What Was Ancient Greece Called?

Ancient Greece is an iconic civilization that has left a permanent mark on the world. But have you ever wondered what it was called during its time? Let’s dig into the history books and find out.

What Was Ancient Greece Called?

The term “Ancient Greece” refers to a period of Greek history that lasted from the archaic period of the 8th century BC to the end of antiquity in the 6th century AD. However, during its time, Ancient Greece was not referred to as such.


The Greeks referred to their country as Hellas or Ellada. This name derived from one of their legendary ancestors, Hellen, who was said to be the father of all Greeks. The word “Hellas” was used in two ways: to refer to a small area in central Greece called Phthiotis and also as a general name for all Greek-speaking people.

Hellenic Republic

In modern times, Greece is officially known as the Hellenic Republic. This name is derived from “Hellas” and signifies that modern-day Greece is a continuation of Ancient Greek culture and traditions.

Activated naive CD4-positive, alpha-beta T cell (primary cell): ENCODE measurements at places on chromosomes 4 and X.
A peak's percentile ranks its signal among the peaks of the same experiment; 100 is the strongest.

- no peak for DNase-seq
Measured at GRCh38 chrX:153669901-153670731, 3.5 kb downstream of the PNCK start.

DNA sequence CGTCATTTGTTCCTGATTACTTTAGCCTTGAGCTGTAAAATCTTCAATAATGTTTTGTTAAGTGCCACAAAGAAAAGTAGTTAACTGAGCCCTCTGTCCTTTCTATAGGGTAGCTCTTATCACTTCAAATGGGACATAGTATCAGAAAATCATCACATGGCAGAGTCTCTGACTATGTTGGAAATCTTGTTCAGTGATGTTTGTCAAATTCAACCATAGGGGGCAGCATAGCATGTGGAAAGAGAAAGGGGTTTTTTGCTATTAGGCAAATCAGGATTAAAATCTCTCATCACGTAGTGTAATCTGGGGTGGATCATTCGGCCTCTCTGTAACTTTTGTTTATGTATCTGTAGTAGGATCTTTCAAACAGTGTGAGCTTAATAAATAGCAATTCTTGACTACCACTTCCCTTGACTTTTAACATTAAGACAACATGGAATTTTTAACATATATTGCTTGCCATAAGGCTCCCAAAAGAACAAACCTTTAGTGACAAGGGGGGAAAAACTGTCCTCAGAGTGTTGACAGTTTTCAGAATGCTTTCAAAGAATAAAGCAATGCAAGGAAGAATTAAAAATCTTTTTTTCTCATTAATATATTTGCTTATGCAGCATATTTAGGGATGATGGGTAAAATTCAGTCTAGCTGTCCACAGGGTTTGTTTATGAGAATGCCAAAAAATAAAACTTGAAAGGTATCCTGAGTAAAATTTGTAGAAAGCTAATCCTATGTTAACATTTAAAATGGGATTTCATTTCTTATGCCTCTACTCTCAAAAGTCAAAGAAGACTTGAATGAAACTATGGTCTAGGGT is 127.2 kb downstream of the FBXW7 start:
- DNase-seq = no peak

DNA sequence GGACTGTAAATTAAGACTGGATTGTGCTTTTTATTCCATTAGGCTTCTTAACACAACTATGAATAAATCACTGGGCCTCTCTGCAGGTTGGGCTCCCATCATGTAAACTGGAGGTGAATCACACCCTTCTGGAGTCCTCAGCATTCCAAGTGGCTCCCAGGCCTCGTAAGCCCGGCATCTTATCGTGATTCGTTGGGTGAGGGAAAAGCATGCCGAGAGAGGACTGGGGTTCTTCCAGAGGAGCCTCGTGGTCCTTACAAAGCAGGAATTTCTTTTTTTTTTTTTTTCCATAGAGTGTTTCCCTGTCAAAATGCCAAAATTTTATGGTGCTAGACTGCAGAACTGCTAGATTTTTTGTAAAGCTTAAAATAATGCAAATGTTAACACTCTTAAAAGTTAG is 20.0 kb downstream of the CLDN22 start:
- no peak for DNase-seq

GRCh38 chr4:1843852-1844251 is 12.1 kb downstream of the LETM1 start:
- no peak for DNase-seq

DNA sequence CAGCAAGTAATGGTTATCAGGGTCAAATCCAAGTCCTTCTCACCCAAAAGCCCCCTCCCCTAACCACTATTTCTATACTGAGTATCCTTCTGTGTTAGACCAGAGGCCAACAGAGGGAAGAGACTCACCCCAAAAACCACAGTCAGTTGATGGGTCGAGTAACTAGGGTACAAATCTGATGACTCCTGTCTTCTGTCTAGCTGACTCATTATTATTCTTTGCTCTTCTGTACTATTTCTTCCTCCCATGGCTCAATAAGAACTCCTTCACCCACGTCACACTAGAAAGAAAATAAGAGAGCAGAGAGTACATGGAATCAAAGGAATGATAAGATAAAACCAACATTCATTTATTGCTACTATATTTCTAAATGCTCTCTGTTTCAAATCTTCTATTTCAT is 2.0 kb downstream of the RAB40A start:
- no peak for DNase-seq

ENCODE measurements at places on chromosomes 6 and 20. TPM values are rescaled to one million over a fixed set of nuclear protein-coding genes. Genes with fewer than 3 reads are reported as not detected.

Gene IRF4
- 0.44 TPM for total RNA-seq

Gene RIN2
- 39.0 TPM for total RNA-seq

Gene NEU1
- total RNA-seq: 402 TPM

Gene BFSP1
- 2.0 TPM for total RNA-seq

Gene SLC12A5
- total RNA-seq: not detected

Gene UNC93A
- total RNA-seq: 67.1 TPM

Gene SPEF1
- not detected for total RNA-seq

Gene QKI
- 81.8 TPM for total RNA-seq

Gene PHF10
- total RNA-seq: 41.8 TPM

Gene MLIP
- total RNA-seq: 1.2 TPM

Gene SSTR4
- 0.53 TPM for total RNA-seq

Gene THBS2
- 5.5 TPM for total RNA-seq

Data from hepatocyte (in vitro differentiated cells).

Ancient Greek City-States

In addition to “Hellas,” individual city-states had their own names. Athens, for example, was known as AthÄ“nai in Ancient Greek, while Sparta was called SpartÄ“.


In summary, Ancient Greece was not referred to as such during its time. Instead, it was known as Hellas or Ellada – a term that encompassed all Greek-speaking people. The legacy of this great civilization lives on today through modern-day Greece – officially known as the Hellenic Republic – and through its enduring impact on Western culture and philosophy.

  • Key Takeaways:
  • Ancient Greece was referred to as Hellas or Ellada during its time.
  • Individual city-states had their own names, such as Athens and Sparta.
  • Modern-day Greece is officially known as the Hellenic Republic.

So the next time you hear someone mention Ancient Greece, remember that its people knew it by a different name – Hellas.